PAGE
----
Researching Carnivores in Namibia’s Eastern Communal Conservancies

  • by Stijn Verschueren May 22, 2020
Researching Carnivores in Namibia’s Eastern Communal Conservancies

The Cheetah Conservation Fund (CCF) works closely together with farmers in Namibia’s eastern communal conservancies to reduce human conflict with carnivores. Livestock depredation causes severe economic costs for these people, which motivates retaliatory killings of predators. Detailed information on the magnitude of this conflict is needed to efficiently implement conflict mitigation strategies. Therefore, CCF’s team conducted a comprehensive assessment of conflict within this area as part of a long-term integrative management plan. The study, Assessing human conflicts with carnivores in Namibia’s eastern communal conservancies, was recently published in the journal Human Dimensions of Wildlife (DOI: 10.1080/10871209.2020.1758253).

We found that farmers lose on average 8% of their livestock to predators in just one year, which equals an annual estimated cost of 2,848 USD per farmer! This is high compared to other areas across sub-Saharan Africa and highlights the severity of this conflict. Yet, we found that variability in livestock losses was high between farmers, with some farmers losing up to 50 head of stock or more, while others did not lose livestock at all. This is important information to identify areas where we could prioritize our mitigation efforts as we are working in an extremely large area.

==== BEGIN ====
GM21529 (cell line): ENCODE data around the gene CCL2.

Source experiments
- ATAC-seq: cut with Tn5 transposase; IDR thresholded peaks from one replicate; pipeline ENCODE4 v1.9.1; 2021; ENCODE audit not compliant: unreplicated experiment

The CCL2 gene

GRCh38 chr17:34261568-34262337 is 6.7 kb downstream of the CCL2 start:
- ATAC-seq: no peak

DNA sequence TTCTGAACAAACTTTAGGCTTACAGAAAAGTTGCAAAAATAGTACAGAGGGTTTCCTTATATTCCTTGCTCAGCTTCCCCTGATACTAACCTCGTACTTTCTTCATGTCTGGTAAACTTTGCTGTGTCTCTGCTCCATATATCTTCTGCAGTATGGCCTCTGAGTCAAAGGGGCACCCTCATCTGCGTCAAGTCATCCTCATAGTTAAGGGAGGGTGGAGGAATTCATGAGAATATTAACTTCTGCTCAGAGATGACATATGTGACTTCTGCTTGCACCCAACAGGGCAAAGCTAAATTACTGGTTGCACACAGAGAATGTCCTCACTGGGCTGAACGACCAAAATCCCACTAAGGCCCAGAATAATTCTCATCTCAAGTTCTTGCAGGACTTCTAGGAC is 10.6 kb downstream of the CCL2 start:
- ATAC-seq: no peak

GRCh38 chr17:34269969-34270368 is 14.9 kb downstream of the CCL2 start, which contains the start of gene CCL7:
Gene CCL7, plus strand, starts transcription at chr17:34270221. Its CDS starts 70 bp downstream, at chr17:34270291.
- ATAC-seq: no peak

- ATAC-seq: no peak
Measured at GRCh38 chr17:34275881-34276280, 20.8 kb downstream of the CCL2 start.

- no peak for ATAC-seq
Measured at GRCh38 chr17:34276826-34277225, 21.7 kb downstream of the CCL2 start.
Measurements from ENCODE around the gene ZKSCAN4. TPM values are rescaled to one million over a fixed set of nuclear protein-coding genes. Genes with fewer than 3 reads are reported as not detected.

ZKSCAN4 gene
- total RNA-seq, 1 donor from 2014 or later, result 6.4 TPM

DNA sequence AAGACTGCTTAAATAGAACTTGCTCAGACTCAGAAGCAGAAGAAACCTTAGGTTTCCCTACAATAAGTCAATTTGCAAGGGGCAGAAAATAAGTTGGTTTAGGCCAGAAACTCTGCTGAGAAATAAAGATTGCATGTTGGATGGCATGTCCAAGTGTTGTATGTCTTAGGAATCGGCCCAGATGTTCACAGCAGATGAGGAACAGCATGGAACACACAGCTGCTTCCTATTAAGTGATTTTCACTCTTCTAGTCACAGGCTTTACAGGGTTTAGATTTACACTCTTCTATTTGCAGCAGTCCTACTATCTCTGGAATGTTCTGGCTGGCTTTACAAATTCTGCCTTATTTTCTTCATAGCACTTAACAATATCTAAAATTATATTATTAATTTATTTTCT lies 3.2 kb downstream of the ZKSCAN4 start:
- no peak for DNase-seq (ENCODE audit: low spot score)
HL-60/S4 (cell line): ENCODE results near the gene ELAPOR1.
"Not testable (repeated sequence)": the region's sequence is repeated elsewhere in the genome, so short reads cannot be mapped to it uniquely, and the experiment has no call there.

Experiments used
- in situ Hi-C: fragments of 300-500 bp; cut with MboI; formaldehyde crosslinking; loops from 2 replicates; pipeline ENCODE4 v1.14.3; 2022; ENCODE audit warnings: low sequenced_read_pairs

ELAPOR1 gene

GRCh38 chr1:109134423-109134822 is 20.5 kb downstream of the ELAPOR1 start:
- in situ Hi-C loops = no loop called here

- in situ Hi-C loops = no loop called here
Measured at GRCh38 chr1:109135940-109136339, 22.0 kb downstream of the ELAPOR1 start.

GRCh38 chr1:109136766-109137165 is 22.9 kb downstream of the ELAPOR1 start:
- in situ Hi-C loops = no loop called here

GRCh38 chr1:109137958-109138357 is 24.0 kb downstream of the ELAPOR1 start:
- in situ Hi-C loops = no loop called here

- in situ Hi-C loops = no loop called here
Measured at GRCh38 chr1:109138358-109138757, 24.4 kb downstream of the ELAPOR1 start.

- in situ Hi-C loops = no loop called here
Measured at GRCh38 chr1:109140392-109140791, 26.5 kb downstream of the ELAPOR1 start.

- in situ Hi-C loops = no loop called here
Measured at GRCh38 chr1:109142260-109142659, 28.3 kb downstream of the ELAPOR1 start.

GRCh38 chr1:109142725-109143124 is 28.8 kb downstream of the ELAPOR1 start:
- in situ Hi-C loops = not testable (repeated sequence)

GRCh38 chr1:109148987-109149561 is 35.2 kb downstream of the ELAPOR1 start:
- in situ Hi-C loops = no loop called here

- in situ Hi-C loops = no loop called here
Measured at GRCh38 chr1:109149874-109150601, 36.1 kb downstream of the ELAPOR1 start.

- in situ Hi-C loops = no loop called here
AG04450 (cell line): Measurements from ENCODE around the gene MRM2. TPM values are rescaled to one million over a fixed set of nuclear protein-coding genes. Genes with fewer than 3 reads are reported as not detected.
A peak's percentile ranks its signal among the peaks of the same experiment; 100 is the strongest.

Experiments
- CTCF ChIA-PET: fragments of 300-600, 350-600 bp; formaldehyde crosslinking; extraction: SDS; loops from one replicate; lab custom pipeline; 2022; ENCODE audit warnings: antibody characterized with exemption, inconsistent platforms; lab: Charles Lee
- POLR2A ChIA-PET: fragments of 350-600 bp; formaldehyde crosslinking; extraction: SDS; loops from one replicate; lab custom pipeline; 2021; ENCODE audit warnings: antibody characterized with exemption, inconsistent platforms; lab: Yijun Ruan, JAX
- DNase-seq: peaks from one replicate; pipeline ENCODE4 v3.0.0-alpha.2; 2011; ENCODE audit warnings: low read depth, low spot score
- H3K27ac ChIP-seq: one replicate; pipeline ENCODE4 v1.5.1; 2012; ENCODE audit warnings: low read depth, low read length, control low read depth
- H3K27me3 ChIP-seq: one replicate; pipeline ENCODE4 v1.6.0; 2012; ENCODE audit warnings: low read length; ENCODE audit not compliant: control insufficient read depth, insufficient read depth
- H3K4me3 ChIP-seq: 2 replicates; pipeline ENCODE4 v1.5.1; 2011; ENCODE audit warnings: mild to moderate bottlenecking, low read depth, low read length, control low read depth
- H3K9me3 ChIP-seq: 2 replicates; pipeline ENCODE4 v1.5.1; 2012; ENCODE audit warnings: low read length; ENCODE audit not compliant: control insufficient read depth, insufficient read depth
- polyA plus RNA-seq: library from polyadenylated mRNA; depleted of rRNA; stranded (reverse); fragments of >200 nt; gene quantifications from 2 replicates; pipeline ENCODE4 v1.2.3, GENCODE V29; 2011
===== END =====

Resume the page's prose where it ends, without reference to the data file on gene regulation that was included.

We also found that the canids in this area, i.e. the African wild dog and the black-backed jackal, caused the majority of the reported livestock attacks. Jackals are opportunistic hunters and often predate on small stock, while African wild dogs predate on cattle when wild prey is scarce. Besides all research activities concerning the biology and conservation of cheetahs, CCF’s team is putting considerable effort into the protection of this understudied and heavily persecuted population of African wild dogs.

CCF’s approach in this area targets both the well-being of local people and the survival of predators in this ecosystem. We have been organizing conservation-based workshops with a focus on range land management, livestock husbandry and the value of carnivores within the ecosystem. Preliminary results show that these workshops are efficient in reducing conflict! Furthermore, we operate a permanent hotline to quickly respond to conflict situations and we offer free veterinary services for domestic and livestock animals when in the villages. Recently, we also completed a biodiversity survey to estimate abundance and distribution of carnivores and other wildlife in the area. Further research will inform us how habitat characteristics and human activities shape their distributions, which will be important for future restoration efforts.

CCF’s active presence in the area ensured mutual trust and long-standing relations. Yet, the current high costs from livestock depredation and the low wildlife numbers in this region are preventing these conservancies from developing towards viable, multiple-use landscapes. Therefore, CCF is dedicated to continuing its community work in this area to promote sustainable co-existence, benefiting both people and predators!

Fig1: First camera trap capture of African wild dogs in Namibia’s eastern communal conservancies. This population of African wild dogs is heavily persecuted, yet little is known about them.

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